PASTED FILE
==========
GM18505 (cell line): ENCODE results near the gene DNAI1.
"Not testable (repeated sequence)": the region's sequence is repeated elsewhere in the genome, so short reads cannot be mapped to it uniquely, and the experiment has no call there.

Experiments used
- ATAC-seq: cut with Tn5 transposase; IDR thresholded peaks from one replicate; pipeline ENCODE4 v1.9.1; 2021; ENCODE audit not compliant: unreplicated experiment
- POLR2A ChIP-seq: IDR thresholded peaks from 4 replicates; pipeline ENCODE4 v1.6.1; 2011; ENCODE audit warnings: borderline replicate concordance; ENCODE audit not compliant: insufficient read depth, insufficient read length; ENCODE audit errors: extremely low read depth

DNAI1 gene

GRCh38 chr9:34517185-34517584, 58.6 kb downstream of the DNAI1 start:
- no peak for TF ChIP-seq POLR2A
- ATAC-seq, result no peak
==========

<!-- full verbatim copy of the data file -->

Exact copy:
GM18505 (cell line): ENCODE results near the gene DNAI1.
"Not testable (repeated sequence)": the region's sequence is repeated elsewhere in the genome, so short reads cannot be mapped to it uniquely, and the experiment has no call there.

Experiments used
- ATAC-seq: cut with Tn5 transposase; IDR thresholded peaks from one replicate; pipeline ENCODE4 v1.9.1; 2021; ENCODE audit not compliant: unreplicated experiment
- POLR2A ChIP-seq: IDR thresholded peaks from 4 replicates; pipeline ENCODE4 v1.6.1; 2011; ENCODE audit warnings: borderline replicate concordance; ENCODE audit not compliant: insufficient read depth, insufficient read length; ENCODE audit errors: extremely low read depth

DNAI1 gene

GRCh38 chr9:34517185-34517584, 58.6 kb downstream of the DNAI1 start:
- no peak for TF ChIP-seq POLR2A
- ATAC-seq, result no peak